A few days ago, I did an appreciation piece on Canva and detailed out the reasons for my love of the tool. As a creative introvert, I ardently believe in the power of the visuals. Even though I write more than I draw, once I am done with a piece, I spent a huge amount of my time to search for those “right” images that would both complement and supplement my work.
If I remember it correctly, the wonderful man behind this website, Jack, introduced us to Unsplash in the year 2017. As a freelance journalist and a writer, we are always in the need of “good” images, images that are not just of high quality but also the ones that should be able to narrate a story within a single frame. When Jack introduced us with the website, the biggest advantage which to this day is one of his most favorite things about the website is the availability of the royalty free images.
Nothing worries us more than getting an email/backlash about not attributing a visual properly (the reason was also shared by our admin Niki). Following the standard practice, we always try to adhere to the rules but sometimes, we make a mistake.
So, in other words, Unsplash saves us from embarrassing ourselves.
But if you are someone who does not know anything about Unsplash, here is the brief introduction to the website:
Following the principle of do-whatever-you-want, Unsplash offers people a chance to use “beautiful” images from their library consisting of thousands of images. As shared on Wikipedia, “the website claims over 70,000 contributing photographers and generates more than 5 billion photo impressions per month on their growing library of over 509,000 photos.” Founded in 2013 by Mikael Cho, Unsplash has now become a pioneer of the copyright free photography model, allowing the website to amass billions of impressions and thousands of contributions per month.
While each photo within the website comes with the details of the creator, the terms of the usage are such that you can choose to skip the attribution. By the way, just because Unsplash allows one to use royalty free images does not mean that we should never credit the creator. As shared on their blog (Medium), over 5.4 billion photos are viewed a month and a photo featured on Unsplash is seen by more people than a photo posted anywhere else. This means that it is not only the consumers but also the creators who use Unsplash for their benefit. Therefore it is important to give the proper credit as and when you get a chance.
So, why do I like Unsplash?
- As a marketer and a blogger, I work really hard on my clients’ projects and personal pieces. Unsplash helps me maintain the quality of my work by providing me the images that would add an aesthetic to my projects.
- As shared by Niki (our admin), the website allows you to see the world from artist’s eyes. This is a really important point. Sometimes, when I am not feeling good, I go to the website to just admire the beauty that contributors have been bringing to us from across the world. My favorite series from the website is of “faces” where photographers share their perspective on the theme of “face”. The images are beautiful because they tell a narrative of the person who is capturing the moments that we would otherwise miss.
- The website is easy to use and highly accessible. The first thing that usually comes to mind when one embarks on the journey of exploring new tools and websites is the usability. We don’t want to waste time on things we would end up not understand. Unsplash does not even force it upon the user to sign up on the website for downloading the images. If you are looking for an image, all you have to do is type in the keyword in the search bar, select your favorite image and download it. As simple as that.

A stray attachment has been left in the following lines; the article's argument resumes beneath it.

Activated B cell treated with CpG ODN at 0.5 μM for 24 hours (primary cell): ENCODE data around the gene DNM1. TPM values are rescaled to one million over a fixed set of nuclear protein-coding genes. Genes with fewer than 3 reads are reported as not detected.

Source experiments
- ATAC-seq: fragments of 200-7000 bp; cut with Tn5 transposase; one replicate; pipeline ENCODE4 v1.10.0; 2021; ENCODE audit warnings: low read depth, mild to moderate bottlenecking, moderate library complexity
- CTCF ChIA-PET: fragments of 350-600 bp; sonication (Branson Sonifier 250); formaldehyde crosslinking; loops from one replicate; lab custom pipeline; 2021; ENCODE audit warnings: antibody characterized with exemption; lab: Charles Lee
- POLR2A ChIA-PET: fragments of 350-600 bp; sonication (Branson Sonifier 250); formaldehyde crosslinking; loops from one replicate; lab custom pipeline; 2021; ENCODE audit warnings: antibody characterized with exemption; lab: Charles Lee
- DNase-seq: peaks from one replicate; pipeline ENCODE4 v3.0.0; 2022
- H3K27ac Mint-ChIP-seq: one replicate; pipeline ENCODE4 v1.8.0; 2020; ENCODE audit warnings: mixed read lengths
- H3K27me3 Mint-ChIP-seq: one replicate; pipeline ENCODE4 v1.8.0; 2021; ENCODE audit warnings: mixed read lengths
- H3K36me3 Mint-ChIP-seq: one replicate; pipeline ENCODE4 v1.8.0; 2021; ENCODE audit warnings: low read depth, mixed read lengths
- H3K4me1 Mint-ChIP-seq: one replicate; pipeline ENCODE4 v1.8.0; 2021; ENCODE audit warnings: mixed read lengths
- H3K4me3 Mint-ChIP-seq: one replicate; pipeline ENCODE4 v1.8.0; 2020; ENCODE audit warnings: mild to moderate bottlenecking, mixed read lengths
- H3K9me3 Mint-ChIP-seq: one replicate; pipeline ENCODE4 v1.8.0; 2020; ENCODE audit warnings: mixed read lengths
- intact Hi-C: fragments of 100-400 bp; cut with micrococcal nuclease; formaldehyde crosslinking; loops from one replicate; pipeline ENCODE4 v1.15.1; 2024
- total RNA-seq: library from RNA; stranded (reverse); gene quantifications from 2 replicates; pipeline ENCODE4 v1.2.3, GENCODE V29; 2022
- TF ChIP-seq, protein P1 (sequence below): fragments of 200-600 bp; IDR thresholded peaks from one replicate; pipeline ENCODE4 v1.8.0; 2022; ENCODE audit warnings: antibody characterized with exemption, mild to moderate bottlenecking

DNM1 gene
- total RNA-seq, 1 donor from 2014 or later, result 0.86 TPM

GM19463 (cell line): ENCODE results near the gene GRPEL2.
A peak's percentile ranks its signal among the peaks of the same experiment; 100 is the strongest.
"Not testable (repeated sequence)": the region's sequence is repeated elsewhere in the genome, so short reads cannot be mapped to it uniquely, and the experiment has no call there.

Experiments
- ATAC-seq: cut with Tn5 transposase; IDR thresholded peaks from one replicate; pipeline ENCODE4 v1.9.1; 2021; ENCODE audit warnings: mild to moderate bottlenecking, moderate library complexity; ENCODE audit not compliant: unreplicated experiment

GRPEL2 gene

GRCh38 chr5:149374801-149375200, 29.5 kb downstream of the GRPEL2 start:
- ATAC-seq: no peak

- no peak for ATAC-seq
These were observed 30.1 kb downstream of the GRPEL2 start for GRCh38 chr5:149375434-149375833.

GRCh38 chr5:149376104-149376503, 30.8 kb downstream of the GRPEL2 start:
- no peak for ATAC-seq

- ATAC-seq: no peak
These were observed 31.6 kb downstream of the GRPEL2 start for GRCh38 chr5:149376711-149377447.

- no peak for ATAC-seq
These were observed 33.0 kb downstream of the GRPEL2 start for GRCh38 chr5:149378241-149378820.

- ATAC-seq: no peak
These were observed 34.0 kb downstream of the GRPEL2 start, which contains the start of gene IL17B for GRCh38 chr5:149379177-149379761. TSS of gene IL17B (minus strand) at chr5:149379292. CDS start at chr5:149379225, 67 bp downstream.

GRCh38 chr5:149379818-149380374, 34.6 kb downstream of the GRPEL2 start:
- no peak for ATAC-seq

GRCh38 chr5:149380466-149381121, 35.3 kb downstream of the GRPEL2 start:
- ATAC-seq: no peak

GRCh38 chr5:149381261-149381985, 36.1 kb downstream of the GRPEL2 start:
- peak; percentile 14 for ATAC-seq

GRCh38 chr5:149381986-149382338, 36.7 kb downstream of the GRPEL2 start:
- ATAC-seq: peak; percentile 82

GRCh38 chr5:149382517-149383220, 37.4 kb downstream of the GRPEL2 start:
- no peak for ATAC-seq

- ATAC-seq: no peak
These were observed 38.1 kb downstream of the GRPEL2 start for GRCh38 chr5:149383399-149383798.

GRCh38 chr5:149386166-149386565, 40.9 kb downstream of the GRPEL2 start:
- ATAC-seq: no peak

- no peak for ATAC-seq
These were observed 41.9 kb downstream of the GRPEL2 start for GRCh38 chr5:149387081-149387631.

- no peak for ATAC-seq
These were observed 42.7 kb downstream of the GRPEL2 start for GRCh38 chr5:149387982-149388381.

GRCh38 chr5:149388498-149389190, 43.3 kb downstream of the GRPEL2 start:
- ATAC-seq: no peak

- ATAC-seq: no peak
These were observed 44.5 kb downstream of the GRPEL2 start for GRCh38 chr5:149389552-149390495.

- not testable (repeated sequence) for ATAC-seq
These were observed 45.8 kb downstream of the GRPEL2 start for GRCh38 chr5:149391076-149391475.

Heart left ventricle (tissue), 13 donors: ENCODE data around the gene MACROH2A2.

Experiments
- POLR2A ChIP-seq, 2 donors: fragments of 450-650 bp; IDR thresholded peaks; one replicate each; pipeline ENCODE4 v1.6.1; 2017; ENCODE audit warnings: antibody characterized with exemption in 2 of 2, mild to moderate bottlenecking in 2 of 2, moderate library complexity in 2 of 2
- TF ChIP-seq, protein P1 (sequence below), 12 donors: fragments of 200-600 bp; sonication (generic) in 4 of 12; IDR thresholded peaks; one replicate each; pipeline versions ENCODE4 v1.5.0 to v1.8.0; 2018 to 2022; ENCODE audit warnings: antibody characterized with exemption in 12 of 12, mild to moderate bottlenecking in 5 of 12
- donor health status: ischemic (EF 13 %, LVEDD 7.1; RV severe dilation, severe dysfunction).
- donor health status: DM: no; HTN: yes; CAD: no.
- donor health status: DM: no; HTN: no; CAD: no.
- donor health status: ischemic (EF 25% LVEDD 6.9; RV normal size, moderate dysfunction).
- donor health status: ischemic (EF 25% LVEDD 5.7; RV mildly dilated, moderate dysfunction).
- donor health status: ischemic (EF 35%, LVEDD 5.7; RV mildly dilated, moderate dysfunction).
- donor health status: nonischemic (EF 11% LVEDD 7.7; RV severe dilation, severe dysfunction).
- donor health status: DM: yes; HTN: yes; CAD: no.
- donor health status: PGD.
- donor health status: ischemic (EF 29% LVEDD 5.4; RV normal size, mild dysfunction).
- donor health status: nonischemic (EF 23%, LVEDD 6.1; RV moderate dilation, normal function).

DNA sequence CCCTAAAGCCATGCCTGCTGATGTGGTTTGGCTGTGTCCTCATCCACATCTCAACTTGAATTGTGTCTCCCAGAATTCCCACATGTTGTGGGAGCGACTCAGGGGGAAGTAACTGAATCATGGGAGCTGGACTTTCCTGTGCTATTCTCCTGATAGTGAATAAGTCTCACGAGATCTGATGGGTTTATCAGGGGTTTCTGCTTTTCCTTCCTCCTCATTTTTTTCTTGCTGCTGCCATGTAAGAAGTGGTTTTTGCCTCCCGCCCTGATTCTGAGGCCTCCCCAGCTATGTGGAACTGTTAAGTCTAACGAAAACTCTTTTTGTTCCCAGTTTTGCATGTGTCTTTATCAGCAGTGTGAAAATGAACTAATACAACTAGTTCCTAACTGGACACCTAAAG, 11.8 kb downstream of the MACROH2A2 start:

- Unsplash is for broke people. Yes, I said it. Like the point that I raised when I talked about Canva, Unsplash makes you independent. We are way too scared and confused to invest our money into endeavors we might not be taking up in the near future. But it does not mean that we should not even try. Websites like WordPress, Canva, and Unsplash has made it possible for people like us to If entrepreneurial spirit needs to be inculcated amongst people to drive innovation, we need an environment where we are able to make attempts and solutions like Unsplash are making it possible.
Point of discussion
The “free” usage of photos for both commercial and personal use has led to the discussion wherein the concerns have been put forth regarding a creator’s hard work going waste due to the free usage.
Considering that the website allows people to use images without credit as and when they want it (though there are some restrictions), the question has been raised if creating such a free library benefits the contributor?
As mentioned earlier, the very purpose of Unsplash is to provide images without cost and copyright. Those who contribute to the website are well aware of the fact and considering that the website generates billions of impressions proves the fact that it is the right platform for people who want to showcase their work.
In a dynamic and a highly competitive field like arts, it is important to get the visibility. If Unsplash is free for the consumer, it is equally free for the creator who has to just follow a simple process to showcase her/his work. There are images that have been used continuously in different formats at different places on the Internet. A look will be enough to determine where the image came from. Now, it remains to be seen how the team behind the concept will work to ensure that creators’ benefits are maximized as the business grows because eventually, it is the contributors who are the primary drivers of Unsplash’s success.
So, do you use the website for your projects? What’s your take on Unsplash? Share your views via tweet @Fuzzable.